In January 2011, a bill was introduced to close any personal information in records used for licensing foster homes. The bill will not take effect until voted on and signed into law.

How to Request Records in Missouri

Making the request

The public body must respond "as soon as possible" but no later than 3 days after receiving your request. If you're not granted immediate access, the public body must provide you a written statement explaining the delay. If you are denied access, they must give you a written statement explaining denial.


The public body may not charge you more than ten cents per page  for copies, if the copy is smaller than a 9 X 14 sheet of paper. In addition to this copying fee, under Mo. Rev. Stat. § 610.026 they can charge you the hourly rate of pay of clerical staff for the time they spend duplicating the records. If research time is needed, you may be charged for that.

If your request involves copies larger than 9 X 14 copies and/or involves tapes, disks, films, maps, graphs or digital records, you may also be charged for accessing these records, even if you don't make copies. The amount can't exceed the hourly rate of the staff. If the staff must copy disks, then you can be be charged the costs of disks.

The public body can request advance payment.

What Are Your Remedies in Missouri

You may file suit if you believe that your request was improperly denied.  If you can prove that a record was supposed to be open and you were denied access, then the public body must show that it was complying with the law or else you win your case.

If you can also show that the public body violated the open meetings law, the court must award you damages, up to $1,000. In calculating your award, the court must consider the size of the jurisdiction, the seriousness of the offense, and whether the body has previously violated the law. The court may give you costs and attorney fees. The statute doesn't define a "knowing" violation, but in Wright v. City of Salisbury, No. 2:07CV00056 AGF, 2010 WL2947709 (E.D.Mo. 2010), the federal district court in the Eastern District of Missouri, applying state law, held that a "knowing" violation referred to evidence that the public body knew that they were violating the law.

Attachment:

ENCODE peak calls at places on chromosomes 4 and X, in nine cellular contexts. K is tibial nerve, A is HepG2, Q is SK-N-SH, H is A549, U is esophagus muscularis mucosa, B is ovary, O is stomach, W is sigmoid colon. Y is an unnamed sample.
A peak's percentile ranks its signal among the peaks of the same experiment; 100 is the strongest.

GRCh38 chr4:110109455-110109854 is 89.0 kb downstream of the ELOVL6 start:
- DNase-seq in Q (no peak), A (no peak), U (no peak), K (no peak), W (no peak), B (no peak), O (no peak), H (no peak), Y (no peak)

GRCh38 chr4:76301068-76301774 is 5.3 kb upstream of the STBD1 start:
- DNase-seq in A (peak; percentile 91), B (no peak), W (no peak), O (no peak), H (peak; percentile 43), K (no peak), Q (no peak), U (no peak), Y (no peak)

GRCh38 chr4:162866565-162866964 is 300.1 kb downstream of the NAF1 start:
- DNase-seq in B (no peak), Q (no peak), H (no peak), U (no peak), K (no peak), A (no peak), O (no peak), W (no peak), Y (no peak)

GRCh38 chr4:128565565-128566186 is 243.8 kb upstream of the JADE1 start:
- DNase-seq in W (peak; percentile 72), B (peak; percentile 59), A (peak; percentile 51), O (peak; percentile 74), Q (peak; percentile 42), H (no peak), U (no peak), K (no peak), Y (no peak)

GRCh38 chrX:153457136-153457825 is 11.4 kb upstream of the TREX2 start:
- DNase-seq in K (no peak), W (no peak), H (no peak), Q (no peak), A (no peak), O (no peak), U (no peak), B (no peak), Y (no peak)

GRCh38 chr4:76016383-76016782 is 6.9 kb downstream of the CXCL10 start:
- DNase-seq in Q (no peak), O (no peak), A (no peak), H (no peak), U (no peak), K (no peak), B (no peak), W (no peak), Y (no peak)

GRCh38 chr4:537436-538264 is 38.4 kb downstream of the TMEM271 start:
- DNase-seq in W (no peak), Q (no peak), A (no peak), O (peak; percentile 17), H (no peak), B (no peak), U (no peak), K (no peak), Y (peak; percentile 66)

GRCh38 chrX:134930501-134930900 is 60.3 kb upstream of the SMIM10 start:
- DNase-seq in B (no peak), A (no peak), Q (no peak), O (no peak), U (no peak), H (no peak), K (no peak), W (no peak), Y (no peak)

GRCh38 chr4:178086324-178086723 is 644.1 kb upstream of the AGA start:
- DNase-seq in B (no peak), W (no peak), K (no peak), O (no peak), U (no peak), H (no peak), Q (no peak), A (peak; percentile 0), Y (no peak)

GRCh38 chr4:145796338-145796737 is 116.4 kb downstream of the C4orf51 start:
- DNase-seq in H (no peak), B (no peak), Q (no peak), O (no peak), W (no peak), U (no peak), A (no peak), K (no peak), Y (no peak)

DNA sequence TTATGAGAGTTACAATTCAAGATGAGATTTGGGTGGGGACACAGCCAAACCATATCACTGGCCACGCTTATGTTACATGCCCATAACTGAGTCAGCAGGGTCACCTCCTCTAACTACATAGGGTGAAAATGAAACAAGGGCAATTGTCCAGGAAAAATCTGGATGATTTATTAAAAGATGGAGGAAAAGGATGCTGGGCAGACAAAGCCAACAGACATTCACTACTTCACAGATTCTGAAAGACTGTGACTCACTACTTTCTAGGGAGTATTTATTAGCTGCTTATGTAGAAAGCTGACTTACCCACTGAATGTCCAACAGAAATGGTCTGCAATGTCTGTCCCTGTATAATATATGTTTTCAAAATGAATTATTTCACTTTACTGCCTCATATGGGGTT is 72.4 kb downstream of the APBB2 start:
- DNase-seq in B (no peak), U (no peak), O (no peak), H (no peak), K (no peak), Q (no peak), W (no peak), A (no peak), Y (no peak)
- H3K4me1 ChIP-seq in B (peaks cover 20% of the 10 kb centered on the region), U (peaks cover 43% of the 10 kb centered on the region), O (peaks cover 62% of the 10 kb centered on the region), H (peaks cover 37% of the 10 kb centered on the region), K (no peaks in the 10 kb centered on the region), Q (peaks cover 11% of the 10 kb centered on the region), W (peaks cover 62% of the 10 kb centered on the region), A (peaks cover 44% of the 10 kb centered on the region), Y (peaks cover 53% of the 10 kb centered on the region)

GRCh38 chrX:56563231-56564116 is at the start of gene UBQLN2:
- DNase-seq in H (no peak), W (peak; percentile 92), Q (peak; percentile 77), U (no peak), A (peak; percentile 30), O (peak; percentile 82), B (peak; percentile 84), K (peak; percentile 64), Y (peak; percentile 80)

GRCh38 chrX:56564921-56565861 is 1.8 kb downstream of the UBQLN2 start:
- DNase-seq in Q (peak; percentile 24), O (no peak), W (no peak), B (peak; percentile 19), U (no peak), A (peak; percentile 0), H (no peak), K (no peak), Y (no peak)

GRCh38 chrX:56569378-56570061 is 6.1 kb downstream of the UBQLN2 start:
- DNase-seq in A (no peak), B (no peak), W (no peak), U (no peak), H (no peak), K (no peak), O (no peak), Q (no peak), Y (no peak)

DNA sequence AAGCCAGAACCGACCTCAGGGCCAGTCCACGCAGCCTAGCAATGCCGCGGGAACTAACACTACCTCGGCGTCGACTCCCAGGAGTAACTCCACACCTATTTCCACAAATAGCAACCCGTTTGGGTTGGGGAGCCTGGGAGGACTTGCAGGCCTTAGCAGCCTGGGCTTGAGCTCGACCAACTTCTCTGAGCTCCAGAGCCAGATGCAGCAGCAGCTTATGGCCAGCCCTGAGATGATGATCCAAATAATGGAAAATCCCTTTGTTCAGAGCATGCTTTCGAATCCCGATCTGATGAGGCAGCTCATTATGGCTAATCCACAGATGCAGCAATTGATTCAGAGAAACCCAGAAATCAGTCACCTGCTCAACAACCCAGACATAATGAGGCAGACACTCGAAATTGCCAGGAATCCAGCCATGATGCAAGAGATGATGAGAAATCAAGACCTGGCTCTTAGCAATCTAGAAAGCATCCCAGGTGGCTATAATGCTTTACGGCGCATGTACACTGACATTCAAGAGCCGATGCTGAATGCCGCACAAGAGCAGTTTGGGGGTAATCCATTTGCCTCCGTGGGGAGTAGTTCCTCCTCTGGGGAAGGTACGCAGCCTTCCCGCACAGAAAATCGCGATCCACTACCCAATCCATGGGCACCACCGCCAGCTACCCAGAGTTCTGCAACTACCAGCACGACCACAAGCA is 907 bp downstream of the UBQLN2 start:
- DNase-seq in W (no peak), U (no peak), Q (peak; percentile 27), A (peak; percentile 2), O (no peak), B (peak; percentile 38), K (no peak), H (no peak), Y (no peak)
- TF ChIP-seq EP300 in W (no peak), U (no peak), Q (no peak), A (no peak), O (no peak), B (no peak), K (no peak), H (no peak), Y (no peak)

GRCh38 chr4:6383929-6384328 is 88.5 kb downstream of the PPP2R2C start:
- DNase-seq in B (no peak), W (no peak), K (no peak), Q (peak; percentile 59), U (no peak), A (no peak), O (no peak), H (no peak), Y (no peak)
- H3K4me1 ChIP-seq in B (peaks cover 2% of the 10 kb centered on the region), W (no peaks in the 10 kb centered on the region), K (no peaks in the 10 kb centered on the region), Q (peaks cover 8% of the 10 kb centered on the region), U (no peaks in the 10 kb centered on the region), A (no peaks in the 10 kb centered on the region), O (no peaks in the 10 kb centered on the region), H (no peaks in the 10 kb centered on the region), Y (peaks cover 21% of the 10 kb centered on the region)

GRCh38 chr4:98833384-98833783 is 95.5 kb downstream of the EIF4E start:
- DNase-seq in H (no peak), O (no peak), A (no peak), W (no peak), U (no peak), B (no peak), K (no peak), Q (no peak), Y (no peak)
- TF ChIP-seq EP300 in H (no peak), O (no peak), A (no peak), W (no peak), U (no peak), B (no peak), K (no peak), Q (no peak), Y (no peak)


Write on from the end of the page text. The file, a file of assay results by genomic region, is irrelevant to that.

If you can show that the body purposely violated the law, the court must give you damages, up to $5,000, as well as court costs and attorney fees. In calculating your award, the court must consider the size of the jurisdiction, the seriousness of the offense, and whether the body has previously violated the law. Again, the statute doesn't define "purposely", but  in Spradlin v. City of Fulton, 982 S.W.2d 255 (Mo. Ct. App. 1998), the Missouri Court of Appeals held that a purposeful violation is one that shows a conscious plan to violate the law.

You can also sue to open an otherwise lawfully closed law enforcement record. The court must weigh the public interest in opening the record with the harm to anyone involved in the incident in deciding whether to open it. You may have to bear the costs and attorney fees for both yourself and the law enforcement body if you do this, unless the court finds that the reason for withholding an investigative report was substantially unjustified in your specific circumstances. 

The courts also have the power to enforce public records and public meetings provisions through injunctions under Mo. Rev. Stat. § 610.030.

If you sue a public body for a closed record violation, make sure you do within one year pursuant to Mo. Rev. Stat. § 610.027.5(5).